Unreal Engine 4.15 arrives with HDR and AFR support


— 3:30 PM on February 16, 2017

The mention of Unreal Engine 4 (UE) often brings to mind impressive-looking demos that elicit more than a fair share of oohs and aahs. Epic Games isn't resting on its laurels, and it's just released UE 4.15 with support for alternate frame rendering (AFR) on Nvidia SLI configurations and experimental support for HDR output, along with a Kardashian buttload of performance optimizations and developer-oriented improvements.

High-end PC enthusiasts with multiple Nvidia cards in SLI will be happy to know that games built using UE 4.15 can take advantage of alternate frame rendering, meaning they'll likely see a hefty performance boost. According to Epic, "the largest improvement comes from the renderer copying inter-frame dependencies between GPUs as early as possible." Developers will still need to work with Nvidia and test their games on this scenario, though.

Those with fancy HDR TVs or monitors are possibly saddened by the lack of HDR content out there. Epic is aware, as it's just added experimental HDR support to UE 4.15. The engine can currently output HDR content on Nvidia cards under the Direct3D 11 API or on devices that support Apple's Metal graphics API. The company says that there are rendering paths for 1000-nit and 2000-nit displays, and that it'll be adding support for more devices and configurations in the future.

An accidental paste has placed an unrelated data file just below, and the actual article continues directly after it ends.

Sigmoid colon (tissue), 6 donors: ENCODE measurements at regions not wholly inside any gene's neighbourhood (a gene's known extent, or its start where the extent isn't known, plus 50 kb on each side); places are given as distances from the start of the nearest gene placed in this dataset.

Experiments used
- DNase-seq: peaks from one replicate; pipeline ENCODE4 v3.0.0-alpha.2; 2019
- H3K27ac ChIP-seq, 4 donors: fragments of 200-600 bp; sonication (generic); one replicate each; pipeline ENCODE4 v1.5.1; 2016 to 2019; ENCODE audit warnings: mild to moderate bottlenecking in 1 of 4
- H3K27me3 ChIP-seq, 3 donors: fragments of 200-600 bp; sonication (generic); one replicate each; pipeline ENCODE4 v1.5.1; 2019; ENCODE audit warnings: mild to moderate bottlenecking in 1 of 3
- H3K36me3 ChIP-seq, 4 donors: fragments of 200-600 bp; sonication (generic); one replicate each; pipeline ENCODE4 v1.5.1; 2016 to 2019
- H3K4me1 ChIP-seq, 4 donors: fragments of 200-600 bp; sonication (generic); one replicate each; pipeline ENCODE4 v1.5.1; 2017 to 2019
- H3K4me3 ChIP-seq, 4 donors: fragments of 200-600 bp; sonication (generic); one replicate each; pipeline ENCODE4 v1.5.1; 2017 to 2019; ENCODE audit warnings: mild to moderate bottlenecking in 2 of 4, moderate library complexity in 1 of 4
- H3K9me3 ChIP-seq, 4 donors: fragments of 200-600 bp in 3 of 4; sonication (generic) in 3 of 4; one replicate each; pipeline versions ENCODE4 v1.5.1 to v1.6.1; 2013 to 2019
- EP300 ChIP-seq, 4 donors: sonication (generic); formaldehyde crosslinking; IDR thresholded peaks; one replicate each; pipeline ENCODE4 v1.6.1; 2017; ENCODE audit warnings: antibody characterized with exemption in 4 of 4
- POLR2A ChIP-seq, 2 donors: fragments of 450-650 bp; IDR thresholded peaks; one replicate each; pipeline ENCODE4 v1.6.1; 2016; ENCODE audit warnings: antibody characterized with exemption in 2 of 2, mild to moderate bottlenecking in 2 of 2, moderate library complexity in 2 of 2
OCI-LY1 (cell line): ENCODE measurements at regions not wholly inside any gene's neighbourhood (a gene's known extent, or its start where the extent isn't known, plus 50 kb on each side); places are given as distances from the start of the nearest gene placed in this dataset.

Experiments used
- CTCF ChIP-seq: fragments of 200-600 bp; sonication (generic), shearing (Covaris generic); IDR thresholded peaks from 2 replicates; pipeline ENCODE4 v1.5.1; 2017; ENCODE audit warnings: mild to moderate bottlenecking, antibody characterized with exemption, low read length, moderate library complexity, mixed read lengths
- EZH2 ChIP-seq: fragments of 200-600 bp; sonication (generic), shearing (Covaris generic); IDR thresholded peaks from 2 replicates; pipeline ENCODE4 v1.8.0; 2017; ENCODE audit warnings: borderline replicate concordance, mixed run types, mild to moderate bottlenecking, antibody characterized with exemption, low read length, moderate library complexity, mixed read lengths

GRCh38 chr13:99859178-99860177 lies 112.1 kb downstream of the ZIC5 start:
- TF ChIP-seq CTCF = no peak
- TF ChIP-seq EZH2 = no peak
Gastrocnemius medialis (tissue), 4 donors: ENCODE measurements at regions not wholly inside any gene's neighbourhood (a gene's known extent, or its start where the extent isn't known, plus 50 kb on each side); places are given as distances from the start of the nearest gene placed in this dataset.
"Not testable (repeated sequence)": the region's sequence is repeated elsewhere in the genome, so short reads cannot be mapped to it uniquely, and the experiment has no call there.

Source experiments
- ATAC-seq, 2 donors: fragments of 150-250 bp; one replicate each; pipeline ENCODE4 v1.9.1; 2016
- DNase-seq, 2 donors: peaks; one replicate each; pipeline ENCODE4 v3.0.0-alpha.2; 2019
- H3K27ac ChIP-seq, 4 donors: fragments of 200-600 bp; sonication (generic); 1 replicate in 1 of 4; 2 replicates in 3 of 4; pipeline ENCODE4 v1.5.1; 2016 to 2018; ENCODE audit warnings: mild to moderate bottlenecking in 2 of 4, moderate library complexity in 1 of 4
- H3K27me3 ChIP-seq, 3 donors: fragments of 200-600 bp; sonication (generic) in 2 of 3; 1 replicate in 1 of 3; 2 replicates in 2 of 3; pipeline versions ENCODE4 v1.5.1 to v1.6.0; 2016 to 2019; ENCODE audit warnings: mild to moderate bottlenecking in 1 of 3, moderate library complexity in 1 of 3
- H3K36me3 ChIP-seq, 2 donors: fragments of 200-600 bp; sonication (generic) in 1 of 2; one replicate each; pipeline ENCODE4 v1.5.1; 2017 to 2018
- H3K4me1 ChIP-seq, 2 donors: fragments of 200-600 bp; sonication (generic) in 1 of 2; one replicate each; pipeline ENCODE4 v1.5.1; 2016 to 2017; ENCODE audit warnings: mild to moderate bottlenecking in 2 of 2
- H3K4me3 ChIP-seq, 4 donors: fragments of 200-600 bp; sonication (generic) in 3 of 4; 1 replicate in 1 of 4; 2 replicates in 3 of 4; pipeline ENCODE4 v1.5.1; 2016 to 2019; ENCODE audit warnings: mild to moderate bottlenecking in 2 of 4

That's not all the good news for gamers. The new version of UE comes with a spankin' new Texture Streaming system, which purports to "reduce CPU usage, memory usage, and load times while eliminating low resolution artifacts." More to the point, Epic says that developers can look forward to an up-to-40% reduction in texture memory usage, faster game load times, and a near-elimination of texture processing-related stalls. Owners of graphics cards with 2GB or 4GB of VRAM should be particularly happy. Maybe even Bethesda can take a hint on the texture size reduction topic, dunno.

There are a few other minor-but-important improvements. Windows games built on UE can now use non-XInput flight sticks and steering wheels, welcome news for simulator buffs everywhere. Developers can now target Nintendo Switch and Linux ARM64 platforms. Mobile VR games can take advantage of Monoscopic Far Field Rendering. Check out Epic's announcement for the nitty-gritty, especially if you wrangle game code or assets for a living.

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